Okun, a professor in the departments of neurology, neurosurgery and psychiatry, co-directs the UF Center for Movement Disorders and Neurorestoration, which he established with neurosurgeon Kelly Foote, M.D., in 2002. The center, which includes more than 40 interdisciplinary faculty members, delivers personalized care to patients with neurologic disorders such as Parkinson’s disease, Tourette syndrome and dystonia.
Okun has been at the forefront of developing and refining deep brain stimulation, a surgical technique that uses electric pulses delivered to the brain through small implantable leads. The therapy is used to override problematic signals in the brains of patients with movement disorders. Okun also studies a part of the brain called the basal ganglia, and has been developing new device-based approaches for patients suffering from a broad spectrum of neurological diseases. His research is funded by the National Institutes of Health and by many private foundations.
“Dr. Okun has been instrumental at UF in the development of leading-edge research for patients with movement disorders, and he is internationally renowned for his contributions to the field,” said David S. Guzick, M.D., Ph.D., senior vice president for health affairs at UF and president of UF Health. “He has established one of the world’s best deep brain stimulation programs at the University of Florida and, during his time as interim chair, has demonstrated effective leadership in faculty recruitment, residency training and research collaboration, and in creating an overall culture of excellence and commitment.”
Dr. Okun has served as interim chair of the department since January, and his appointment as the department chair comes at a time of major growth and change at UF Health, with a significant focus on the science and practice of neuromedicine. This will be a time in which the large number of neuoroscientists who have been recruited as UF faculty members will be seeking collaborative opportunities with faculty members in the department of neurology. In addition, clinical growth and coordination are anticipated in advance of the 2018 opening of the UF Health Neuromedicine Hospital.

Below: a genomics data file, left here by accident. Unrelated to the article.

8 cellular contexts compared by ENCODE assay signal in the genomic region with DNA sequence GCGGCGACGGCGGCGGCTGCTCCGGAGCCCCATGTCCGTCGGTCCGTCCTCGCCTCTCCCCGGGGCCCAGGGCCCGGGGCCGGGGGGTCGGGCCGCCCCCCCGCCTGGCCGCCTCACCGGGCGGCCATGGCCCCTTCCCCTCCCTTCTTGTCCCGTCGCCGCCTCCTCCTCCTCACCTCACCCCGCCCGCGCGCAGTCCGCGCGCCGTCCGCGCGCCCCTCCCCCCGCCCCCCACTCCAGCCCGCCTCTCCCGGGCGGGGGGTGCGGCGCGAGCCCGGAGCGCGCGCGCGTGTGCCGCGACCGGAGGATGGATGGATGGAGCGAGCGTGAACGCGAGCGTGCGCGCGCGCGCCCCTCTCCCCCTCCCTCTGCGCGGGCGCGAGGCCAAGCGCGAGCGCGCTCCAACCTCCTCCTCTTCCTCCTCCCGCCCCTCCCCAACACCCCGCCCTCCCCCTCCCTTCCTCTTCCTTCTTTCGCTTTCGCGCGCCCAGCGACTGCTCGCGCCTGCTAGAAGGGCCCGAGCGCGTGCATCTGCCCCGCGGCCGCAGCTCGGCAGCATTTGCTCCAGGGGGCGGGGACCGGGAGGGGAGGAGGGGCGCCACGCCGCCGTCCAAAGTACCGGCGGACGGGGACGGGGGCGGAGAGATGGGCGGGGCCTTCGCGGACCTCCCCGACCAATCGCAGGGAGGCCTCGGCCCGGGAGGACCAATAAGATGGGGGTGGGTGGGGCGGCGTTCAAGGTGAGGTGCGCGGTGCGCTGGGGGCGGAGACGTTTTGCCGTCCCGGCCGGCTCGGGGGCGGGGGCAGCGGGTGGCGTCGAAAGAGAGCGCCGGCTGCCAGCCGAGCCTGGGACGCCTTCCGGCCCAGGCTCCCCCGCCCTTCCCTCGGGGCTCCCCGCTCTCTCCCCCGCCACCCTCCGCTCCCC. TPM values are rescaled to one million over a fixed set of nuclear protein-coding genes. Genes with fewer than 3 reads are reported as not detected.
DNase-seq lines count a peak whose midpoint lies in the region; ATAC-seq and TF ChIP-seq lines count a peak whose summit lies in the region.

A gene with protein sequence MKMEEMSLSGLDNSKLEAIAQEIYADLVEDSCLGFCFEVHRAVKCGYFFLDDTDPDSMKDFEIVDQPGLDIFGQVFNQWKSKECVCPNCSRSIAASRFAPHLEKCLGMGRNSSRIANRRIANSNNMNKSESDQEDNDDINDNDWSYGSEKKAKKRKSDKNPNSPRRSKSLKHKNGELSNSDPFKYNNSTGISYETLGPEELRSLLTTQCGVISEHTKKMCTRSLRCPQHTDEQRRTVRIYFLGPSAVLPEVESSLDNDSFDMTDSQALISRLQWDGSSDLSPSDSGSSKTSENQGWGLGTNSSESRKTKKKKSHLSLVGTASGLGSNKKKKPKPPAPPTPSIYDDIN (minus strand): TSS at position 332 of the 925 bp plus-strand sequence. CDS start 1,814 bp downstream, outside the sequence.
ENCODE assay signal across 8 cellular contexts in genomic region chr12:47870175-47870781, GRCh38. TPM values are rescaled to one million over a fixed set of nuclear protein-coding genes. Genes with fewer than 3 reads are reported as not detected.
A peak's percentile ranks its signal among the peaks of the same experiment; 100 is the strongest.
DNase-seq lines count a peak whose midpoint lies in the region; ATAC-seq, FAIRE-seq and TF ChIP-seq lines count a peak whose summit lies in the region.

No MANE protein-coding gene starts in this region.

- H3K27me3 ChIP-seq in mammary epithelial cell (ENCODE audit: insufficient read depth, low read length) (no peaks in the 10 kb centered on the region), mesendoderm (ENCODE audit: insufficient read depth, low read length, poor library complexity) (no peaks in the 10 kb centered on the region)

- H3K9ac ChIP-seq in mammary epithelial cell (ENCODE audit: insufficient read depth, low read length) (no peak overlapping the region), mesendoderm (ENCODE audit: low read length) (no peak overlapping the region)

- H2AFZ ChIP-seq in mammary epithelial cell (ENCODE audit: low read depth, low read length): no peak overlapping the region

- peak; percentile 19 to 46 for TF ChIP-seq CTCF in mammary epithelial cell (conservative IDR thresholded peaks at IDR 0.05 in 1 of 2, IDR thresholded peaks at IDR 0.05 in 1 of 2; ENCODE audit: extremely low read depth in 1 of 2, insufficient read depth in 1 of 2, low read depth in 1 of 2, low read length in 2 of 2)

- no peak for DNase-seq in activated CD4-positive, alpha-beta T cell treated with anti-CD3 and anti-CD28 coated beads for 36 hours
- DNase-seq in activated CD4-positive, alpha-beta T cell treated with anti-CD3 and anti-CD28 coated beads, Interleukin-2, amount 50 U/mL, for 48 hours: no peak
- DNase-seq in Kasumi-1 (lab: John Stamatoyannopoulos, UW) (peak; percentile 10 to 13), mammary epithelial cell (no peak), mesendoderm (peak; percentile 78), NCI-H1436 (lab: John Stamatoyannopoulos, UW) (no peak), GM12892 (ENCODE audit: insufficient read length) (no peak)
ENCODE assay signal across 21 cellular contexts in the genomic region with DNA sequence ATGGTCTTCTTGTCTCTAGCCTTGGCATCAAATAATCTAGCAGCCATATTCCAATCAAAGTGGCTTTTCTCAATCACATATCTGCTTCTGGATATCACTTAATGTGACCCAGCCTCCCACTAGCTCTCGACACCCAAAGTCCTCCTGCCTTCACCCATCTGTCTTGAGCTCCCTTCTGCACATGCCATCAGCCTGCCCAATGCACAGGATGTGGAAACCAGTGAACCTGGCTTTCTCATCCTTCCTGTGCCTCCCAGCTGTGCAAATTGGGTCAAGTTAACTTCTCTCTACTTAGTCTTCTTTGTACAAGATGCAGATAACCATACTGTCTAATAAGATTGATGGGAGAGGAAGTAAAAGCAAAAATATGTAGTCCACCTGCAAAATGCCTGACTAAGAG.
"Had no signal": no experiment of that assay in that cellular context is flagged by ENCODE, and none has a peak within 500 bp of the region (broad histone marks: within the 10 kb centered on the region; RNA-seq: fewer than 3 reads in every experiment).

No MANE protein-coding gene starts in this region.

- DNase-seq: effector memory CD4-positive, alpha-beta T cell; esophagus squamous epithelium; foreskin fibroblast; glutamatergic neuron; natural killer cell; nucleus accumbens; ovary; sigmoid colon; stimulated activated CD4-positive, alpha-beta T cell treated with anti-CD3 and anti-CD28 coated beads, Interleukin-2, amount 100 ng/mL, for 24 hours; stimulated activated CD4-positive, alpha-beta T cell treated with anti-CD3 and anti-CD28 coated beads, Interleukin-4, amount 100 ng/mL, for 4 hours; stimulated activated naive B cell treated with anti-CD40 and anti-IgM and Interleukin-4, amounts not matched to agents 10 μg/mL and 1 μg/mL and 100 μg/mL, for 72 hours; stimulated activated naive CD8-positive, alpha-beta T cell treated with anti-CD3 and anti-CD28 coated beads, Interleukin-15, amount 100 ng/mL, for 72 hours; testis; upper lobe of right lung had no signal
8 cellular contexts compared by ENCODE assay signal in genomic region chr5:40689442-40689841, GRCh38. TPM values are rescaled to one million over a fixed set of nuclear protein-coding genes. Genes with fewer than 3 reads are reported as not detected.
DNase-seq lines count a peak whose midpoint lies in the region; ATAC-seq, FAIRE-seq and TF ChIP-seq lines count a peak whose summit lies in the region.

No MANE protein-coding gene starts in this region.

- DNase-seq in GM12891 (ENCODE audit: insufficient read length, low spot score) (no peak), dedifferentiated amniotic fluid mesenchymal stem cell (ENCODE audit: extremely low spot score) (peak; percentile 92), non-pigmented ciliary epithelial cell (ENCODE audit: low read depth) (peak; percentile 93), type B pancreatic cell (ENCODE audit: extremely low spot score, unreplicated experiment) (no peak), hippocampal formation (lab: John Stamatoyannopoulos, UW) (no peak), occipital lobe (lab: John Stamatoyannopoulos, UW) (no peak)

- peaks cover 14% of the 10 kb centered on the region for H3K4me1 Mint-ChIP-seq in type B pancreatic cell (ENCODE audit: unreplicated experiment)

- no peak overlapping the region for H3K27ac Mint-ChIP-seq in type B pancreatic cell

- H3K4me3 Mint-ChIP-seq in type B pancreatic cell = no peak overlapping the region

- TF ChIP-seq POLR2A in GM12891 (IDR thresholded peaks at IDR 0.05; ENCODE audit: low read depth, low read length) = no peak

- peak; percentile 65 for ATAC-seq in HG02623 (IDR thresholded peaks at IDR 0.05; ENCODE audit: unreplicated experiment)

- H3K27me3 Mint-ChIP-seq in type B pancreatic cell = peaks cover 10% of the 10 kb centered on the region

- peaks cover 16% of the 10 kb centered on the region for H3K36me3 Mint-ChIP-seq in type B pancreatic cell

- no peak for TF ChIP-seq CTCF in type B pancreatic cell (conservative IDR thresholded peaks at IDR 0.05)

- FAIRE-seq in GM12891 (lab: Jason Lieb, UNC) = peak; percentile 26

“Dr. Okun was selected from a group of outstanding candidates brought to us through a national search,” said Michael Good, M.D., dean of the UF College of Medicine. “He presented a very compelling and forward-looking vision for the UF department of neurology.”
In his capacity as chair, Okun plans to recruit nearly two-dozen new faculty members and to restructure and grow the reputation of the residency program while enhancing its quality. He will work with health system leaders to acquire advanced neuroimaging equipment and help lead UF neurology and neuroscience research programs to national preeminence, according to Good.
“I am truly humbled to be selected as the next UF Health chair of neurology,” Okun said. The construction of the new UF Health Neuromedicine Hospital will be occurring in parallel with important strategic expansions in our faculty and with the expansion of an aggressive research vision. We also plan to enhance our already excellent neurological training programs. The new hospital and the growth of neurology will touch the lives of many people locally and will transform UF into an international destination for those suffering from neurological diseases.”
Okun is the medical adviser for Tyler’s Hope for a Dystonia Cure and the co-chair of the medical advisory board for the Tourette Syndrome Association, and he has been the national medical director for the National Parkinson Foundation for 10 years. Okun was honored at the White House this year as a Champion of Change for Parkinson’s disease.
“Dr. Okun’s involvement in these patient organizations demonstrates the culture of leadership we have at UF Health,” said Ed Jimenez, chief executive officer for UF Health Shands. “With the opening of the UF Health Neuromedicine Hospital in 2018, this leadership will be critical.”
Okun currently holds the Adelaide Lackner professorship in neurology and has published more than 300 peer-reviewed articles. He is author of the bestseller “Parkinson’s Treatment: 10 Secrets to a Happier Life,” the recently released book “10 Breakthrough Therapies for Parkinson’s Disease” and a book of poetry, “Lessons from the Bedside.” He is an associate editor for The New England Journal of Medicine Journal Watch and has served as a reviewer for more than 25 medical journals.
A graduate of the UF College of Medicine, where he also completed an internship and neurology residency, Okun trained at Emory University in basal ganglia physiology and movement disorders surgery. He returned to UF in 2002.